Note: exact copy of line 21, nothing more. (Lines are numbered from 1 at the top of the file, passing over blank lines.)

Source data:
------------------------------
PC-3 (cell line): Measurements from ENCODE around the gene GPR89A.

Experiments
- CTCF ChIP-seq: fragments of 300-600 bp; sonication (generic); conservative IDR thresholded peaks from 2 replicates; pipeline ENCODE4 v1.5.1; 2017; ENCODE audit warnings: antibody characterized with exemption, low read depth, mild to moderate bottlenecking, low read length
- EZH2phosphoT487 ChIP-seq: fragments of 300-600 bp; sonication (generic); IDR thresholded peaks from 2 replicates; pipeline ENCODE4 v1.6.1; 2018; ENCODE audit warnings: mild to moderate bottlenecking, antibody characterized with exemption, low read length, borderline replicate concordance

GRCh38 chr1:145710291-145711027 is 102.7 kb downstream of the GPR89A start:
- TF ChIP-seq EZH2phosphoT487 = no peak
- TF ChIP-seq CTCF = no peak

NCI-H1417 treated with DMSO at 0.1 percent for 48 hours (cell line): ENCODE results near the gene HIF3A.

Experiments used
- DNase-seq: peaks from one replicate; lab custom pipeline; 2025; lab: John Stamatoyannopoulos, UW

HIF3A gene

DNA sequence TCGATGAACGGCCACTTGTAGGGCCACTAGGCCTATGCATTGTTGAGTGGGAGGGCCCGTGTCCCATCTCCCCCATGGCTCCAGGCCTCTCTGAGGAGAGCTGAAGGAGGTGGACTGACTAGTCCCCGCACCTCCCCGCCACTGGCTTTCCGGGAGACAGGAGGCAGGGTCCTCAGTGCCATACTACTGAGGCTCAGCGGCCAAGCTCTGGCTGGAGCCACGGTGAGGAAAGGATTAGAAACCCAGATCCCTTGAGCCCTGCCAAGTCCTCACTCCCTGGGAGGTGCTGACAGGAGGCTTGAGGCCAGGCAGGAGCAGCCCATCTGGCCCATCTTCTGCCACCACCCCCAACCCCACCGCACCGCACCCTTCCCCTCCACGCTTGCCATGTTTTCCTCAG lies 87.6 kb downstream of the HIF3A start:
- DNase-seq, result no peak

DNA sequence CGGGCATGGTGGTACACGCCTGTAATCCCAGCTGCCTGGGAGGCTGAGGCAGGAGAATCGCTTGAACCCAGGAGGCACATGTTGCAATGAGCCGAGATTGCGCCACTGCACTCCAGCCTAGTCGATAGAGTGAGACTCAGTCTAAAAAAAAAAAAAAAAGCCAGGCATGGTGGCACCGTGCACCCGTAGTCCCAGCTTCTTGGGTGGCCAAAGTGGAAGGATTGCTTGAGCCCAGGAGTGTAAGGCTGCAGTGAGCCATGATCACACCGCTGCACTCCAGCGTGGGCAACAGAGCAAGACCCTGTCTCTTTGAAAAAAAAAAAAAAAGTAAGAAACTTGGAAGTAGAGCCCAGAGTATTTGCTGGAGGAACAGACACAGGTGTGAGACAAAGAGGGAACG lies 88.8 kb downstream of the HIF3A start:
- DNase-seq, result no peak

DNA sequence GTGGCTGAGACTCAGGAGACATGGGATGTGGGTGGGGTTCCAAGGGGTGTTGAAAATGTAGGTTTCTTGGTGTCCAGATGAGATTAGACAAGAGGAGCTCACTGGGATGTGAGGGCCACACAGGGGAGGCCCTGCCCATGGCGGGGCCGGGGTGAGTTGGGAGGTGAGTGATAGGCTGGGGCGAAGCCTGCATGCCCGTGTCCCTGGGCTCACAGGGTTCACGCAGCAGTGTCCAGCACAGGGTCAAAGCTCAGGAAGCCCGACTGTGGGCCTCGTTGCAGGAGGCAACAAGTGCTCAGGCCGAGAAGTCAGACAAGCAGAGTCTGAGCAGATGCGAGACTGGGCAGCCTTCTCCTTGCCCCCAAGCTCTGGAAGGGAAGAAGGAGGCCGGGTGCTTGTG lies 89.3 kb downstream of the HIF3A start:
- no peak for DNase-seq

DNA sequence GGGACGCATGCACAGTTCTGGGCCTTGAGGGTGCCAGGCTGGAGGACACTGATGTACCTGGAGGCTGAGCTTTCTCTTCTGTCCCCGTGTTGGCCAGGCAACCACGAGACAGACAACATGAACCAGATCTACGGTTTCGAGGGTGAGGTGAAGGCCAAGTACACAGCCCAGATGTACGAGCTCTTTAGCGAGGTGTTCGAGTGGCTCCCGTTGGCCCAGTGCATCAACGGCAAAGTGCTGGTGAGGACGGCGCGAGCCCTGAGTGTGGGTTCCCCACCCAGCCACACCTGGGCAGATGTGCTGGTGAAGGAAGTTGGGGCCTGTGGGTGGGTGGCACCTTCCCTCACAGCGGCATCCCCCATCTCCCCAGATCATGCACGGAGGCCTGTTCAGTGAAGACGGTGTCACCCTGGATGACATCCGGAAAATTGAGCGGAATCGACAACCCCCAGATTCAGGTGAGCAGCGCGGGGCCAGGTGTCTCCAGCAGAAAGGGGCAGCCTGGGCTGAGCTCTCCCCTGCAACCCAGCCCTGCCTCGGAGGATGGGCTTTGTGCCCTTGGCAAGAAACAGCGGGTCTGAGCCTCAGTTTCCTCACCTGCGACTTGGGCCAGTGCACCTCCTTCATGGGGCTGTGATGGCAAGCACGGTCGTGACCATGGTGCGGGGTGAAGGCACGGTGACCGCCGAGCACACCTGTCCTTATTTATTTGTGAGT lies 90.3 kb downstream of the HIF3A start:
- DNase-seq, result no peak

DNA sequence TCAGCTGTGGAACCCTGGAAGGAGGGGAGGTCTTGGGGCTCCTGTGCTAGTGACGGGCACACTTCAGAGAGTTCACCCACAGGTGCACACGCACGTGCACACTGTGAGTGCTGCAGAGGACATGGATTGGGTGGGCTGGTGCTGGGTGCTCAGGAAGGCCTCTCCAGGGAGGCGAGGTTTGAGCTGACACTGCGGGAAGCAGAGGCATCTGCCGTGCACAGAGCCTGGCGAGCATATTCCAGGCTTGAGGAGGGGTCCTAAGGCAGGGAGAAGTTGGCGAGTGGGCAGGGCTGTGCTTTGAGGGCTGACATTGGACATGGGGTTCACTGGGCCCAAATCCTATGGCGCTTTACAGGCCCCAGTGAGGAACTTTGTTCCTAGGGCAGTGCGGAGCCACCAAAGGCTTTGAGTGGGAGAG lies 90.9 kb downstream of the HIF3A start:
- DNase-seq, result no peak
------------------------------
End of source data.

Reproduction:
- DNase-seq, result no peak